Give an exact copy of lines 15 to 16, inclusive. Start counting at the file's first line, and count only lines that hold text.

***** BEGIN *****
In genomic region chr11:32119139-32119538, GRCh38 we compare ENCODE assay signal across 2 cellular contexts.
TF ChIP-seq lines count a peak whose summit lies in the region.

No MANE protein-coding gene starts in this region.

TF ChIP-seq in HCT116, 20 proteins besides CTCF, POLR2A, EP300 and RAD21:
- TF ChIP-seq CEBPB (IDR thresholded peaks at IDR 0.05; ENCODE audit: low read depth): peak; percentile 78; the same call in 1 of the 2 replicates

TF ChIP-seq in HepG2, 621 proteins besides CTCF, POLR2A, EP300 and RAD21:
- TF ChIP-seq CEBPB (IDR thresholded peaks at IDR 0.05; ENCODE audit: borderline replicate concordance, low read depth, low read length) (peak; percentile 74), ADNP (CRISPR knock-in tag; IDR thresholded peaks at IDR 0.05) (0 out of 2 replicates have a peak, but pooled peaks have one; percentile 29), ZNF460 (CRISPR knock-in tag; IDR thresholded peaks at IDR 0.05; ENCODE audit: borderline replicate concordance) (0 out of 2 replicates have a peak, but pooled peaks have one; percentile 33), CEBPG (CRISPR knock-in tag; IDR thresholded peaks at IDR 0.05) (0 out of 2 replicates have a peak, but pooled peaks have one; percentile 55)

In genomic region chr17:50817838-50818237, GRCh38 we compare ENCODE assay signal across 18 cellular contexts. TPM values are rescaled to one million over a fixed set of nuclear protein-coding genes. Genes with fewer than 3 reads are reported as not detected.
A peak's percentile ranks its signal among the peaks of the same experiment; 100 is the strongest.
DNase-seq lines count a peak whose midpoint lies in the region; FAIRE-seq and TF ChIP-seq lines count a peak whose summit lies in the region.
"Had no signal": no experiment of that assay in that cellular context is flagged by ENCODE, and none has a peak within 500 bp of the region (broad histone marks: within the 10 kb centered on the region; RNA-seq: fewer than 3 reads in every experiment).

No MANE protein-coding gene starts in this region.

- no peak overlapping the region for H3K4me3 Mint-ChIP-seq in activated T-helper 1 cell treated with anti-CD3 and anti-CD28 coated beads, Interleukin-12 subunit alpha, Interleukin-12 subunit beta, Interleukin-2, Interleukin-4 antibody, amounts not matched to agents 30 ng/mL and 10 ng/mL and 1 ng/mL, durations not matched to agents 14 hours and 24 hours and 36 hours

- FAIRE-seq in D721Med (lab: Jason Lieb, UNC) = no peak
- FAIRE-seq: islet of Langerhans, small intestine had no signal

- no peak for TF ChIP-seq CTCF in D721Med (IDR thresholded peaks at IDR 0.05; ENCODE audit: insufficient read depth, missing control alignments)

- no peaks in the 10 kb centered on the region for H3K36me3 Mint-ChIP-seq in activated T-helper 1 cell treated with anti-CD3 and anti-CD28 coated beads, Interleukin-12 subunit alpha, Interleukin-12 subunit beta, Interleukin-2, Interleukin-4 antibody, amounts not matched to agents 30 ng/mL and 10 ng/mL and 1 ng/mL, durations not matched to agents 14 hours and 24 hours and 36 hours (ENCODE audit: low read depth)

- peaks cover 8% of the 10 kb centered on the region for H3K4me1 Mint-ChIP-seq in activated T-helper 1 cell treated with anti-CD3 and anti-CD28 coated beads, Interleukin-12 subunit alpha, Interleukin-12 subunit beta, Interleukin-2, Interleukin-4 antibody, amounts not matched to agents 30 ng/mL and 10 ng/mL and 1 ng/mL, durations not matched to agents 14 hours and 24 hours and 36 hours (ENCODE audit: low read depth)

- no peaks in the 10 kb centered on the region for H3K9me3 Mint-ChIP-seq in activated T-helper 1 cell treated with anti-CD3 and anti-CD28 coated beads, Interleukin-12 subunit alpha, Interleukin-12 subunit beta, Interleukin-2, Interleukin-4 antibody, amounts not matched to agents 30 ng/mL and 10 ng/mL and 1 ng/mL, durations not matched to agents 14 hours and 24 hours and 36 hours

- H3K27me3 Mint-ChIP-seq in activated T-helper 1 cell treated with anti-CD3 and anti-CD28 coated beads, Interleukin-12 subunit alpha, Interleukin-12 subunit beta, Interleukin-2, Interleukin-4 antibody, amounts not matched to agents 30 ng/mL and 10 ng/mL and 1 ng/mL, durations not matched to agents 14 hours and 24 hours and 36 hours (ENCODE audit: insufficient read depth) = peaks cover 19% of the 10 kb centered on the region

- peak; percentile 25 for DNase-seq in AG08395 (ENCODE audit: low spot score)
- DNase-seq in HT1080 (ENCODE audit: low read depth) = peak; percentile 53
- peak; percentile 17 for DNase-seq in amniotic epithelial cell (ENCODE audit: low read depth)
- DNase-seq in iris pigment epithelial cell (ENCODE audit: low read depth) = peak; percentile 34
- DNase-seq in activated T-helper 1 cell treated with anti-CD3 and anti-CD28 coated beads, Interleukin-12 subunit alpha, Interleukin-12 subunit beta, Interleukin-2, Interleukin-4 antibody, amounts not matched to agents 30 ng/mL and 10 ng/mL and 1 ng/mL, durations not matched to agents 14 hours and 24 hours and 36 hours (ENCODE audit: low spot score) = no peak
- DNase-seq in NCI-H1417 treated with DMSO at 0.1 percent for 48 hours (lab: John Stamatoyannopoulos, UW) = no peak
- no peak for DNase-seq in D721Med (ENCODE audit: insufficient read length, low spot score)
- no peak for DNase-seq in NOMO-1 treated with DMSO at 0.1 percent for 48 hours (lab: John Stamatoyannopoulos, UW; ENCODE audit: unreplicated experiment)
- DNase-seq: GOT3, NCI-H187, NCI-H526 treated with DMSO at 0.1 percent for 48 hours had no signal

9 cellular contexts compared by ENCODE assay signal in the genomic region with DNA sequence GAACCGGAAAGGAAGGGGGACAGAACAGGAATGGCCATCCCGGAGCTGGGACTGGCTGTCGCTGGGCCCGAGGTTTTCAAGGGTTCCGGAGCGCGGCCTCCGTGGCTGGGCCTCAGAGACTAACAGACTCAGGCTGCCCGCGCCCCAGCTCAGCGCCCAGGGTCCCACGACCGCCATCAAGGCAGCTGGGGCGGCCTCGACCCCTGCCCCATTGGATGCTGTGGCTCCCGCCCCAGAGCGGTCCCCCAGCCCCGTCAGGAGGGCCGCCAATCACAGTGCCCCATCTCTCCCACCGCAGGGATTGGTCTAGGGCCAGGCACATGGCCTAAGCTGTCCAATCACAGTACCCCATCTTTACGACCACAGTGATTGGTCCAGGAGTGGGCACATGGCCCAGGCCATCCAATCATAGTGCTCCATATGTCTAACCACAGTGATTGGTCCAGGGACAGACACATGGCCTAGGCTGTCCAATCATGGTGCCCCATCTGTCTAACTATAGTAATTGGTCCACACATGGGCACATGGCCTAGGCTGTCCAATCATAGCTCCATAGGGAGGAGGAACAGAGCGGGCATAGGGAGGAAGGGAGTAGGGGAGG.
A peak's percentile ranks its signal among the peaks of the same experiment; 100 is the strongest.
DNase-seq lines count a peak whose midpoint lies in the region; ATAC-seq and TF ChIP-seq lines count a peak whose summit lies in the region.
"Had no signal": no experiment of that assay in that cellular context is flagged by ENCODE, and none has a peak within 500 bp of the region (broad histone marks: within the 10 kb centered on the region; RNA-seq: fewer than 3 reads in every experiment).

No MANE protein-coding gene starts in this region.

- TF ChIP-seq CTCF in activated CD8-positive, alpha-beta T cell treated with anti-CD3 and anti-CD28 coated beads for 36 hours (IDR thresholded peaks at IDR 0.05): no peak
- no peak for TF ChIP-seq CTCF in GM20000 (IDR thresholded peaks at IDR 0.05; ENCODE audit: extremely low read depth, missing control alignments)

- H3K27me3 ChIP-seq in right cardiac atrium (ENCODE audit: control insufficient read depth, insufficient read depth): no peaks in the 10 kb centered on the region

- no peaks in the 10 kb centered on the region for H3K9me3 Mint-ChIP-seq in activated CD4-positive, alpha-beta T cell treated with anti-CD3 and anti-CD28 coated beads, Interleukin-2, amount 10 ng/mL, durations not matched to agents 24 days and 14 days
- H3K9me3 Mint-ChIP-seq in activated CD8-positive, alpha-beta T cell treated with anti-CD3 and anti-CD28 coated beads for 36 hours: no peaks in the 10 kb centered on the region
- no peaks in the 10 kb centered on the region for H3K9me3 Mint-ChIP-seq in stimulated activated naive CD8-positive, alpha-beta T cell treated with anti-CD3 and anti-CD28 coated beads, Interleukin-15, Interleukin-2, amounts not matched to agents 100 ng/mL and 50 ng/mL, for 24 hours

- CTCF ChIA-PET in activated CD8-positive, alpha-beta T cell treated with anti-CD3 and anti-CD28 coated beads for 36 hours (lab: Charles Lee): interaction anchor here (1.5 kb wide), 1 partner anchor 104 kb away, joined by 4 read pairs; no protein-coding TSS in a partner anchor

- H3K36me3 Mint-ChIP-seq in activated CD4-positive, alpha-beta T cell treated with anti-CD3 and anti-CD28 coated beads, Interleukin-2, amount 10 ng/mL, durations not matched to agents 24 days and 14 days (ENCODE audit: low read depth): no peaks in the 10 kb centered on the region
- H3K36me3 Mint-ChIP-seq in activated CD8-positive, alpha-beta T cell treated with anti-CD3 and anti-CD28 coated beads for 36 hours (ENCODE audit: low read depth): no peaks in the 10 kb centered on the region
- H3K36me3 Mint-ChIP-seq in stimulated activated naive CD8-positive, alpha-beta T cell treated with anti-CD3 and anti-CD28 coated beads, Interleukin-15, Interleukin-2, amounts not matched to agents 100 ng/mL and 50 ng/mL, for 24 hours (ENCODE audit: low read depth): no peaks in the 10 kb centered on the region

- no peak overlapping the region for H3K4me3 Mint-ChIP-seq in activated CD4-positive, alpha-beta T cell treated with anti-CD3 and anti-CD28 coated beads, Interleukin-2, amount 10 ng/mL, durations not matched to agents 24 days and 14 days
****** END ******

- FAIRE-seq: islet of Langerhans, small intestine had no signal

- no peak for TF ChIP-seq CTCF in D721Med (IDR thresholded peaks at IDR 0.05; ENCODE audit: insufficient read depth, missing control alignments)